“The Bhubaneswar Circle of the Archeological Survey of India (ASI) recently chanced upon invaluable remains of a 10th-11th Somavamshi period temple floor on north-west corner of the Sari temple,” he wrote in the letter. The ASI was carrying out a “scientific cleaning” of the land adjacent to the temple complex, he said.

ASI's discovery opens the door to believe that there may be "additional heritage structures lying buried under encroachments in the Ekamra Kshtera". It also assumes cultural importance as the discovery could mean that Sari temple complex was built on the Panchayatana model where the main temple is surrounded by four subsidiary shrines.

Pradhan noted that the Lord Lingaraj temple and the temple complex are protected under the Ancient Monuments and Archaeological Sites and Remains Act (AMASR Act).

“I request your personal intervention in directing Archeological Survey of India (ASI) to send an expert team to Bhubaneswar for carrying out a detailed study and thorough scientific excavation of the Ekamra Kshetra area in Bhubaneswar for unearthing heritage structures which may lie buried under encroachments on an expedient basis,” the minister wrote seeking government intervention in the matter.

Anil Dhir, of the Indian National Trust for Art and Cultural Heritage (INTACH), however, thinks it’s too little too late. The beautification project on the important structure has been fervently objected to over the last eight months by the organisation. He also claims that the project began without the submission of a Ground-penetrating radar (GPR) report and a heritage assessment. These are profiles are used for evaluating the location and depth of buried objects and to investigate the continuity of any such activity.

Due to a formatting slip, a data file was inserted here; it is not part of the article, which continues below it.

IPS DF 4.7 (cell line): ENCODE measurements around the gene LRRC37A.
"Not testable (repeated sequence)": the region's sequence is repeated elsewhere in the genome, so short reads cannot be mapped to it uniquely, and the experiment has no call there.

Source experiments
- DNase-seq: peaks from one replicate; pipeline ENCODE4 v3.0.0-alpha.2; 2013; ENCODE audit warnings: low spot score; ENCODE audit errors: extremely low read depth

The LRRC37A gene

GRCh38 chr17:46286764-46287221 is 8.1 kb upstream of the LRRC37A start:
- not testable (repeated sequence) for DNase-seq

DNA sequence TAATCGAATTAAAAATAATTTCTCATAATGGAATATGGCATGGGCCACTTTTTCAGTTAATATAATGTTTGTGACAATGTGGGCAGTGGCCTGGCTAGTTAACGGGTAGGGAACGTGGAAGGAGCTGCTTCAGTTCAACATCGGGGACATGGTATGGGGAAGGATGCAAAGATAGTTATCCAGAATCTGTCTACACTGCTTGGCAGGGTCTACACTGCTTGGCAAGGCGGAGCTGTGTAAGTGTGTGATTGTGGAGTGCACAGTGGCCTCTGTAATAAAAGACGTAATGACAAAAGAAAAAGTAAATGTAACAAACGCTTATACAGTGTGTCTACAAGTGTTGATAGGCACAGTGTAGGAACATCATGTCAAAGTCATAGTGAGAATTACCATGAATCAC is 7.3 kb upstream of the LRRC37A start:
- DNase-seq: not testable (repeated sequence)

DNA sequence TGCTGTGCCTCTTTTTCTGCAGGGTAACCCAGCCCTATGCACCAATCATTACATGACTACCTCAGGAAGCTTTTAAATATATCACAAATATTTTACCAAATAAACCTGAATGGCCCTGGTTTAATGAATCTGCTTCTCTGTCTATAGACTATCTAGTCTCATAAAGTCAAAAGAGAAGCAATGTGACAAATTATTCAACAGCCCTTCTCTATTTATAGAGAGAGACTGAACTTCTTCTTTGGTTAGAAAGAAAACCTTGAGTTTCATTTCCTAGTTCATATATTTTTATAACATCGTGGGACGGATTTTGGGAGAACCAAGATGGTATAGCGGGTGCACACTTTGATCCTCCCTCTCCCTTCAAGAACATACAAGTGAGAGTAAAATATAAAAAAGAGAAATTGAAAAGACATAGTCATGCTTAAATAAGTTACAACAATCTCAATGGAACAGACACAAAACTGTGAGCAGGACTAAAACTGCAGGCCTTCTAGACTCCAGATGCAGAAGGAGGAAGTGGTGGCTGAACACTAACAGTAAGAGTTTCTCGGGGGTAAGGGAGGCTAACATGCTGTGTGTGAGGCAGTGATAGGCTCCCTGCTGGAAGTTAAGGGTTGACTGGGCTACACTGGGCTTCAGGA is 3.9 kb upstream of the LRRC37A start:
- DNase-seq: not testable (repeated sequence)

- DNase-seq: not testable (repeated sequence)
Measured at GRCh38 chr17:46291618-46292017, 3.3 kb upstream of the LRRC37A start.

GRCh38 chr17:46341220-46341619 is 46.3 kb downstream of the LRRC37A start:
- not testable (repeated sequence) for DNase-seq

Dhir says that despite objections and interventions, the project was continued. “In spite of protests and a lot of stay orders from the court, they have bulldozed the routes destroying many precious artefacts and sites.” The motivation behind the haste to carry out this "development" work he claims was borne out of a need to commercialise the area and transform it into a tourist spot.

He notes that it is this discovery that has put ASI into action. The "historic structure" which they found is a "wake-up" call.

INTACH is writing to the government urging them to put an immediate halt to the development activity, make a proper heritage assessment report of the work already done and what is left, and constitute a heritage committee comprising of heritage experts and not "bureaucrats".

"Even the people of Old Town should be part of it – they should be asked whether they want the proposed beautification or not," Dhir says.

All said and done, Dhir says the fight is already lost because the damage has been done. The urgency is also echoed in minister Dharmendra Pradhan's letter, who wrote: “There is an urgent need to act quickly in order to salvage and preserve what remains of this priceless ancient Odishan architecture."